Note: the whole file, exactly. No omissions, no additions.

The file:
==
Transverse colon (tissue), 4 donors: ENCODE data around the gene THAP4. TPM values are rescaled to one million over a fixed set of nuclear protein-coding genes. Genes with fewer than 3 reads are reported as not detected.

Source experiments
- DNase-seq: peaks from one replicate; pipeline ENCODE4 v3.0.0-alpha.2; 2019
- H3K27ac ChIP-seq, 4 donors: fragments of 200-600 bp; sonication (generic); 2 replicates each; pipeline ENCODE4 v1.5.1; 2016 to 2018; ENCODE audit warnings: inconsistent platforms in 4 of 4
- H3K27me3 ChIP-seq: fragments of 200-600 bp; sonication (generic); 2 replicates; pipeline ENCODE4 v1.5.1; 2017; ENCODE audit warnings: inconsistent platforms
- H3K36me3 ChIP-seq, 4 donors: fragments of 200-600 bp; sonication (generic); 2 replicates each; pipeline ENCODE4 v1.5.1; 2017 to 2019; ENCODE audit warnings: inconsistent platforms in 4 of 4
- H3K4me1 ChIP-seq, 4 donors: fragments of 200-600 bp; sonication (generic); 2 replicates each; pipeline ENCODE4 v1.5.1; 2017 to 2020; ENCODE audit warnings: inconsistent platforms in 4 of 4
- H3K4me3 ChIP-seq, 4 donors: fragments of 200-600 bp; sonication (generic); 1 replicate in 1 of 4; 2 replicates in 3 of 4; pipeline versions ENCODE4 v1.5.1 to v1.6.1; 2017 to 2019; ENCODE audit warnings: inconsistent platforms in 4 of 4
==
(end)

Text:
Transverse colon (tissue), 4 donors: ENCODE data around the gene THAP4. TPM values are rescaled to one million over a fixed set of nuclear protein-coding genes. Genes with fewer than 3 reads are reported as not detected.

Source experiments
- DNase-seq: peaks from one replicate; pipeline ENCODE4 v3.0.0-alpha.2; 2019
- H3K27ac ChIP-seq, 4 donors: fragments of 200-600 bp; sonication (generic); 2 replicates each; pipeline ENCODE4 v1.5.1; 2016 to 2018; ENCODE audit warnings: inconsistent platforms in 4 of 4
- H3K27me3 ChIP-seq: fragments of 200-600 bp; sonication (generic); 2 replicates; pipeline ENCODE4 v1.5.1; 2017; ENCODE audit warnings: inconsistent platforms
- H3K36me3 ChIP-seq, 4 donors: fragments of 200-600 bp; sonication (generic); 2 replicates each; pipeline ENCODE4 v1.5.1; 2017 to 2019; ENCODE audit warnings: inconsistent platforms in 4 of 4
- H3K4me1 ChIP-seq, 4 donors: fragments of 200-600 bp; sonication (generic); 2 replicates each; pipeline ENCODE4 v1.5.1; 2017 to 2020; ENCODE audit warnings: inconsistent platforms in 4 of 4
- H3K4me3 ChIP-seq, 4 donors: fragments of 200-600 bp; sonication (generic); 1 replicate in 1 of 4; 2 replicates in 3 of 4; pipeline versions ENCODE4 v1.5.1 to v1.6.1; 2017 to 2019; ENCODE audit warnings: inconsistent platforms in 4 of 4